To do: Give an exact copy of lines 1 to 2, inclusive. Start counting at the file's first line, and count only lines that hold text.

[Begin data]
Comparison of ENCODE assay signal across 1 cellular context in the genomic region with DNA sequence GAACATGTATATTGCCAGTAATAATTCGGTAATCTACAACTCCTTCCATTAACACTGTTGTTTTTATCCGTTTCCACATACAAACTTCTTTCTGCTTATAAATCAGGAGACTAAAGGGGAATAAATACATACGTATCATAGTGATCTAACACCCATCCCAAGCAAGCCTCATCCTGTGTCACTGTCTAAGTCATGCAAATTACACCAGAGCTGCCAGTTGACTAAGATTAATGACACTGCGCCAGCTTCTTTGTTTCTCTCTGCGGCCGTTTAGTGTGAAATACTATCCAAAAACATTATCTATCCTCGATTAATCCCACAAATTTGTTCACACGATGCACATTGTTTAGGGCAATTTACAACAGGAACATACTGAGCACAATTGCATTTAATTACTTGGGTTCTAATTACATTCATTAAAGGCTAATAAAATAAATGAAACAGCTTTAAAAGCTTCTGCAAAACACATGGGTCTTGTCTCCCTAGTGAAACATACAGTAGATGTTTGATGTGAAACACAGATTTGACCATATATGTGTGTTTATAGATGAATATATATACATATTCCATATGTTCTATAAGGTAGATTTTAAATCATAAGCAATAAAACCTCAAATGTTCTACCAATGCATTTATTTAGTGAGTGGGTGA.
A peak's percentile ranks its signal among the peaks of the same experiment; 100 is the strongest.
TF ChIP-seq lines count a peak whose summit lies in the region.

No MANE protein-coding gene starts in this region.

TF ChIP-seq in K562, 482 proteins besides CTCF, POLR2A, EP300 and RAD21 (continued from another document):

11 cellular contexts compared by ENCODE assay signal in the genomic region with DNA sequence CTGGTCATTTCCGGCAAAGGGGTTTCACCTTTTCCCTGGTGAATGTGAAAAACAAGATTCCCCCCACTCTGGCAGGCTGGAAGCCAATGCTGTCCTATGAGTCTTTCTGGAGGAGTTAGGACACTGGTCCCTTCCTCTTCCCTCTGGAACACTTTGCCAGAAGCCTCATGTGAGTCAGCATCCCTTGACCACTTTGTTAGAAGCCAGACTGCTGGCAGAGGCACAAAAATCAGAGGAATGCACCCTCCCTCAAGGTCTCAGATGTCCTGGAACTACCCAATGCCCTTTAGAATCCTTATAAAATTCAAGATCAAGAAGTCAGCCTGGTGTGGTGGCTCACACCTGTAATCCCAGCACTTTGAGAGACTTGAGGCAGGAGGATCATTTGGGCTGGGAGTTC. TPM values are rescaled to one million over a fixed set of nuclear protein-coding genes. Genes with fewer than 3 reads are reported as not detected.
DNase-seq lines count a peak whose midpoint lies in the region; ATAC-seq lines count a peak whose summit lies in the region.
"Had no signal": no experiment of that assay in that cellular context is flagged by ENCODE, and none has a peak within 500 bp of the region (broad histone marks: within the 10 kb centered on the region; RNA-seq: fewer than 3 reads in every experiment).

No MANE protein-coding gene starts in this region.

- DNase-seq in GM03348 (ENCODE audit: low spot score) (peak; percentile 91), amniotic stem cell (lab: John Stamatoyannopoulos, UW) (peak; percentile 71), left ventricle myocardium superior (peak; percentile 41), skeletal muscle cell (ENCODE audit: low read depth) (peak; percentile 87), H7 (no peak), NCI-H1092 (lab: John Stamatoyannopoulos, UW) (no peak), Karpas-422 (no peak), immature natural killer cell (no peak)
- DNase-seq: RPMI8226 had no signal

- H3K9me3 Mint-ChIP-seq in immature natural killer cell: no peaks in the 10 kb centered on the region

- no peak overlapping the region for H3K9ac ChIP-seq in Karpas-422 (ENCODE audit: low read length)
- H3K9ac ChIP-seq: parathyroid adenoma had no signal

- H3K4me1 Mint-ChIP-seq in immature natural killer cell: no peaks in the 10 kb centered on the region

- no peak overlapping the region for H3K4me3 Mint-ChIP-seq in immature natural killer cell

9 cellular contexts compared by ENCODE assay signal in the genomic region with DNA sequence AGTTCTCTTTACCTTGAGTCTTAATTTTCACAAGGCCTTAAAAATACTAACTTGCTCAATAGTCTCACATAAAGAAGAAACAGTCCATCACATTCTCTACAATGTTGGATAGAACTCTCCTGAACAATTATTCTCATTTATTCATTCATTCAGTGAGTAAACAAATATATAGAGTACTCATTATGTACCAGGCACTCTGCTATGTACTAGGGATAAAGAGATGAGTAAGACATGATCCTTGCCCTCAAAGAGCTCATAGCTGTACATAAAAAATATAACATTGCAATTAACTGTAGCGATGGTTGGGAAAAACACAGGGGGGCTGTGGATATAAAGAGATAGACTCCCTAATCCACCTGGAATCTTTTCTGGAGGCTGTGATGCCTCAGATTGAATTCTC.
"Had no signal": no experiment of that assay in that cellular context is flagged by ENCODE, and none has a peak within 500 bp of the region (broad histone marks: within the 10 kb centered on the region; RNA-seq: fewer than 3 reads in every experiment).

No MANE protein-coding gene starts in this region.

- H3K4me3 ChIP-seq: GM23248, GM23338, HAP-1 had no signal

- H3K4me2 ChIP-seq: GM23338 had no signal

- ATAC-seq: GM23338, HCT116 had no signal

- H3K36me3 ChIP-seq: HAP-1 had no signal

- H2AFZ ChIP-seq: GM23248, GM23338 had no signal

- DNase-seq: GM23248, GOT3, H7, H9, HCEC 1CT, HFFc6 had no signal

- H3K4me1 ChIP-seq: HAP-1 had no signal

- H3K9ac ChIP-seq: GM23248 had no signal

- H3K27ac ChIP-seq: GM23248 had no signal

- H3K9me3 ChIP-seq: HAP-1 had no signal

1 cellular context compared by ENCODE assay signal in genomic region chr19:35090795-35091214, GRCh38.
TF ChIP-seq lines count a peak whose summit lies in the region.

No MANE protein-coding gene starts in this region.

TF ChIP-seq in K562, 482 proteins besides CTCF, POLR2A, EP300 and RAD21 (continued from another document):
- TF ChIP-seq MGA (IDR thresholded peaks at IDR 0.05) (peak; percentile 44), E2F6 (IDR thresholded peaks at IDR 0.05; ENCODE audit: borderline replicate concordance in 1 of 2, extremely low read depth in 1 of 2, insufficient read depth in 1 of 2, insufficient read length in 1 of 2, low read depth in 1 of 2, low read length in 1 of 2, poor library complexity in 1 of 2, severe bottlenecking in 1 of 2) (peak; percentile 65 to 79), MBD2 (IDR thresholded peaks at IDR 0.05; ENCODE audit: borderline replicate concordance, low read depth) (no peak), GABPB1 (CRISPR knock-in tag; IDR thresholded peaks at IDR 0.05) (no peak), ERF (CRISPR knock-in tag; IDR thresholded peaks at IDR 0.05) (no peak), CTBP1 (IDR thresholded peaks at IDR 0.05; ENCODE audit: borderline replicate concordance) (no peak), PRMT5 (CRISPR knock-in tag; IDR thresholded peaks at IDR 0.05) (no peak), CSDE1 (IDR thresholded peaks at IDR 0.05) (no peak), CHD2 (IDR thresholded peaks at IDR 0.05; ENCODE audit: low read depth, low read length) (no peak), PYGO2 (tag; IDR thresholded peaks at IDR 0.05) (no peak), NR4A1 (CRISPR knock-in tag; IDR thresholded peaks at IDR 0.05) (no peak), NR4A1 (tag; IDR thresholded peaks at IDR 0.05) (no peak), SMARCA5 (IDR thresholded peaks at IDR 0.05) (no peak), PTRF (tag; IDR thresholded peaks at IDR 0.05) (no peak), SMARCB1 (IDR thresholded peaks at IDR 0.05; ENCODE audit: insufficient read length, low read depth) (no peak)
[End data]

Comparison of ENCODE assay signal across 1 cellular context in the genomic region with DNA sequence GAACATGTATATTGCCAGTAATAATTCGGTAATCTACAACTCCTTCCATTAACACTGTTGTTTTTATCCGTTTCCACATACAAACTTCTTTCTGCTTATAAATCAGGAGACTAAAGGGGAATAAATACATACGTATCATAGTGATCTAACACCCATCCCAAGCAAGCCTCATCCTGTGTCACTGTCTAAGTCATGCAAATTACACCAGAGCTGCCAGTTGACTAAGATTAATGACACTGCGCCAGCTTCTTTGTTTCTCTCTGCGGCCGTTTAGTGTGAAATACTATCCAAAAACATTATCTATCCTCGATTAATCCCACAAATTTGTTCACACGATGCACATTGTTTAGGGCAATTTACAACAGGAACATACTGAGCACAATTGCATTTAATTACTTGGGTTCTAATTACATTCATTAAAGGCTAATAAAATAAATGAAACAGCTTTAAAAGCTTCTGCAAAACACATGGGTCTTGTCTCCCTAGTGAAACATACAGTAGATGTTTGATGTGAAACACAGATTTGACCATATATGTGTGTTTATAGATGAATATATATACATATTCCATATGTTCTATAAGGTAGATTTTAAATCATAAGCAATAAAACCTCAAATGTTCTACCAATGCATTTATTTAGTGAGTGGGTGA.
A peak's percentile ranks its signal among the peaks of the same experiment; 100 is the strongest.